Speed learning a 50-page drivers' manual is among the challenges facing Brendon Hartley as he prepares for his Formula One debut in Texas on Monday morning.

The Kiwi's shock call up to the Toro Rosso team a few days ago will see the 27-year-old from Palmerston North fulfil his childhood dream, while re-igniting hopes of becoming a regular F1 driver.

Preparations have included practising in a simulator, although Hartley told Newstalk ZB's Mike Hosking the benefits were limited.

"I'll start today in the simulator and fly to Austin tomorrow," he said from Tokyo.
"(simulators) are still pretty far away (from reality) and you don't have that same adrenaline rush through your veins. It can prepare you to a certain extent, it's better doing it than not doing it.

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"I've just been handed a 50-page drivers manual, I've got to learn all the procedures of the car, the steering wheel...

"I'll do the F1 press conference on Thursday which will also be a first for me.

"Practice starts Friday - there's four hours of testing before qualifying and I"d like to think that will be enough to get up to speed.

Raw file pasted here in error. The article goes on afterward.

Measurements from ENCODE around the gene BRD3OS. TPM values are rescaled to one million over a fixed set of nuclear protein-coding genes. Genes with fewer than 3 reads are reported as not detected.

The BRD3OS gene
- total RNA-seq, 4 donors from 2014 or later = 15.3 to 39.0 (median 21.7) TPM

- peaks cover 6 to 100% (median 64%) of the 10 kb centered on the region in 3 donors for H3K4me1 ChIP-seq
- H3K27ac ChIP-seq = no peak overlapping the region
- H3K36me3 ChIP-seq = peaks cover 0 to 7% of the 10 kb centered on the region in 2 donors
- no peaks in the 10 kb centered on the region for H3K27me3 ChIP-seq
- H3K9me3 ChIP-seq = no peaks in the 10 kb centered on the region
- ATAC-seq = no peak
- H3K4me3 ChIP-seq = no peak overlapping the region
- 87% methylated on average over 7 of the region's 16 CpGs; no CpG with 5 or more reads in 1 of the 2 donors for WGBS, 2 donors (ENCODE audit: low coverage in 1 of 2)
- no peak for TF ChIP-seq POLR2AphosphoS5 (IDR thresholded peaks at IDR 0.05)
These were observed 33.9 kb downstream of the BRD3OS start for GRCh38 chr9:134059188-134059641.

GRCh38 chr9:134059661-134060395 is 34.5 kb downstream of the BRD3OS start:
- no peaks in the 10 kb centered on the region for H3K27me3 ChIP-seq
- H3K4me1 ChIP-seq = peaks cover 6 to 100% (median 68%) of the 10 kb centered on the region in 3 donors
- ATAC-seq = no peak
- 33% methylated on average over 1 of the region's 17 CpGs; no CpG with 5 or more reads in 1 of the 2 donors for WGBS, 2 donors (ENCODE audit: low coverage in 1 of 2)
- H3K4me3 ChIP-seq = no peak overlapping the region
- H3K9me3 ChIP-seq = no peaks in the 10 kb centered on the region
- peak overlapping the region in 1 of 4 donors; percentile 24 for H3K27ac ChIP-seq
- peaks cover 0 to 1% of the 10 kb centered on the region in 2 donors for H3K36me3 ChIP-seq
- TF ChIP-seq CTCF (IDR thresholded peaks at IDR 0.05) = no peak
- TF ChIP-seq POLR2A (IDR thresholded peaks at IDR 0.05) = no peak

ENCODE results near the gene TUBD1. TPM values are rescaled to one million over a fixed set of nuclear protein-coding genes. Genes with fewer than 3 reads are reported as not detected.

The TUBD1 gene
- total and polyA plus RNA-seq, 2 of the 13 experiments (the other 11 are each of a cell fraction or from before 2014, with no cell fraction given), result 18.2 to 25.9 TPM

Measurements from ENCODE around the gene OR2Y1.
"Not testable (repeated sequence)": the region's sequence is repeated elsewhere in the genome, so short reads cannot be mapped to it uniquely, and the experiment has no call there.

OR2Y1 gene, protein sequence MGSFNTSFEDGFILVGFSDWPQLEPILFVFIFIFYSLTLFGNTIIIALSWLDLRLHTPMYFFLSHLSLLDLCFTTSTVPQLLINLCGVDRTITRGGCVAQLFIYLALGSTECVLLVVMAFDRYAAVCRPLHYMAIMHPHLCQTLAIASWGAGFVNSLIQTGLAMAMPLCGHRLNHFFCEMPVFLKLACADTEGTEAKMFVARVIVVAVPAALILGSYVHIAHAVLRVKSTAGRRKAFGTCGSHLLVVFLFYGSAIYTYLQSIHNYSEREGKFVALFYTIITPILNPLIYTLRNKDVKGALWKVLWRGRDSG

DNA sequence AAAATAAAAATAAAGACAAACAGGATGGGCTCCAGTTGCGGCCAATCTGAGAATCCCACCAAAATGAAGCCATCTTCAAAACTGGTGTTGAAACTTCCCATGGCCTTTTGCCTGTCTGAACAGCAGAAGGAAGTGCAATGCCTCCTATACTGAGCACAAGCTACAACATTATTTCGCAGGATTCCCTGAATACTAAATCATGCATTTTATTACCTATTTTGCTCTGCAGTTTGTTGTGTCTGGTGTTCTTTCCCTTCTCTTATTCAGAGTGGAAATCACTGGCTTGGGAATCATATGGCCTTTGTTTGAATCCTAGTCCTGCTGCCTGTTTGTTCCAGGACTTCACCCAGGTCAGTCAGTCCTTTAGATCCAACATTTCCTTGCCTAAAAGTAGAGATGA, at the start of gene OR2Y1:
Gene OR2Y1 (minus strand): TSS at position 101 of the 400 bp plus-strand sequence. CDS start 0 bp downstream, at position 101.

"There's been no expectations given, the expectations will come from within. I'd love to exceed everyone's expectations but no one has put a number on it, or a result on it."

Hartley said the Porsche 919 Hybrid he had been racing was about seven seconds a lap slower than the F1 cars. But it was still "extremely quick" and technologically advanced, reasons why his new F1 team believed he could make the sudden transition.

Listen to Brendon Hartley on the Mike Hosking Breakfast

"It's a big step and it's been six or seven years since I sat in a single seater," he said.

"I try to take the simple view that it's a race car, it's got four wheels, the physics behind what a driver has to do haven't changed to much."

On the chances of a regular F1 drive, Hartley said: "I guess it is down to how it goes on the weekend, how the team perceive the job I do.

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"They understand I've been thrown in the deep end, haven't tested the car, I'm very under prepared.

"It is still very much a team - drivers are the last piece of the puzzle. It's about how you put that weekend together.

"I know a couple of (the staff) them from other categories from previous years but it's going to be a very steep learning curve. I'm up for the challenge.

"Yeah, I think there is a chance, but I can't really say any more than that."

Hartley has had to deal with a rush of media interest - he turned off his phone and didn't read too much.

He was buoyed by the support from New Zealand.

"It adds a bit of pressure but it is so nice to hear about the support back home. That's really cool, awesome."